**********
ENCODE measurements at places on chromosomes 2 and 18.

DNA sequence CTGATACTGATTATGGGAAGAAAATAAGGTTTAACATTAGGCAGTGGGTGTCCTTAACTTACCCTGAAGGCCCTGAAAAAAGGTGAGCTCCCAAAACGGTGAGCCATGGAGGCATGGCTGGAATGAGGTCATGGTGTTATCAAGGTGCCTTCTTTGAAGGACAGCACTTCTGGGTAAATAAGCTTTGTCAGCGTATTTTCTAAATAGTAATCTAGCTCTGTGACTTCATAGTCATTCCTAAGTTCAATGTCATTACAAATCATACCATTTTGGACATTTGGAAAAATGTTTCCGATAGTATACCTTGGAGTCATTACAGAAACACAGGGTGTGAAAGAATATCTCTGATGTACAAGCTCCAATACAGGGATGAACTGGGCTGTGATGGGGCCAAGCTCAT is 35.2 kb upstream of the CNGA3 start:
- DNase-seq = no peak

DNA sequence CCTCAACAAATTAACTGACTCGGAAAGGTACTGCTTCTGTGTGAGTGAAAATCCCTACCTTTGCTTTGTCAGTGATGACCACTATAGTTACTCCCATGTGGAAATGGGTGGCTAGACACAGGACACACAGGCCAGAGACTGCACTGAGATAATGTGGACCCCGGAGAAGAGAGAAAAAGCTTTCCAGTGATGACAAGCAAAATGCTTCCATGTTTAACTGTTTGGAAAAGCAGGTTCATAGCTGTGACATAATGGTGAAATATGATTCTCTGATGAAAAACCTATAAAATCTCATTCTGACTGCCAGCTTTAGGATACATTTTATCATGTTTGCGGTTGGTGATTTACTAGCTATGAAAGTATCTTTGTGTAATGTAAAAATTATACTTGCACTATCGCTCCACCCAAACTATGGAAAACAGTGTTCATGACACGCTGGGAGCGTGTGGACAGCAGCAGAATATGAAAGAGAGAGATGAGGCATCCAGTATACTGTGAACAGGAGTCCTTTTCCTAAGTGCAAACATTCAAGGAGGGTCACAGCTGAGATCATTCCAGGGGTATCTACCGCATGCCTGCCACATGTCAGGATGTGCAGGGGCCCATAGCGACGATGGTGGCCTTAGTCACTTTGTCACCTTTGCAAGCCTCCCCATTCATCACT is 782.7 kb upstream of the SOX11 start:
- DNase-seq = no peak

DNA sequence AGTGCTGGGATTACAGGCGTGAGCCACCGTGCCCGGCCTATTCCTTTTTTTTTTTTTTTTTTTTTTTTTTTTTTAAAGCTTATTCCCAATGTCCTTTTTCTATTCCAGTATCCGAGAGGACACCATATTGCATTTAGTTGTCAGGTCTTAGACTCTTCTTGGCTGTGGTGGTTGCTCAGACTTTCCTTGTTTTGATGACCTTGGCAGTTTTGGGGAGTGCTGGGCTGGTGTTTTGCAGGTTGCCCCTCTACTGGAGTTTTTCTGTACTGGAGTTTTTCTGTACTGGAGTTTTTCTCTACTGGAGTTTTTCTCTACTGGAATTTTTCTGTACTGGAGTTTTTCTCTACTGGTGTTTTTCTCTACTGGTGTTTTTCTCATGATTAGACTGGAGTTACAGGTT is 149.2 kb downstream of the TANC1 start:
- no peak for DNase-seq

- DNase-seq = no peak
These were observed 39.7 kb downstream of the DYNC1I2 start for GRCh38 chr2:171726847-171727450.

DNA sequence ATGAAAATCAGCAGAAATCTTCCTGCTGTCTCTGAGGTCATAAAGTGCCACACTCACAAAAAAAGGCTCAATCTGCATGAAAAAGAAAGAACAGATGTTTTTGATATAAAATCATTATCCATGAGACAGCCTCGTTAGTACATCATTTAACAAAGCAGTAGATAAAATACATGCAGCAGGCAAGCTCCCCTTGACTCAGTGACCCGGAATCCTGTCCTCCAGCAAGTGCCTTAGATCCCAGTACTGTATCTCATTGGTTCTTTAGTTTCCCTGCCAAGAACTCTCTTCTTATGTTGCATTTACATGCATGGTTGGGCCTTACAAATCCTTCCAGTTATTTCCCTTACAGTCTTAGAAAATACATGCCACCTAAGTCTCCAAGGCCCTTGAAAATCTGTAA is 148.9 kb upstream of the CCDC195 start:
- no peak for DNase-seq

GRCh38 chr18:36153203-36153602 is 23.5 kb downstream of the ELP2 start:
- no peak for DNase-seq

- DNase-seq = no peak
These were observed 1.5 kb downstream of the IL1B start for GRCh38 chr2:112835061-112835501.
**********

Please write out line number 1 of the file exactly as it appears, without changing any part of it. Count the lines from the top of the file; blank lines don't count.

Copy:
ENCODE measurements at places on chromosomes 2 and 18.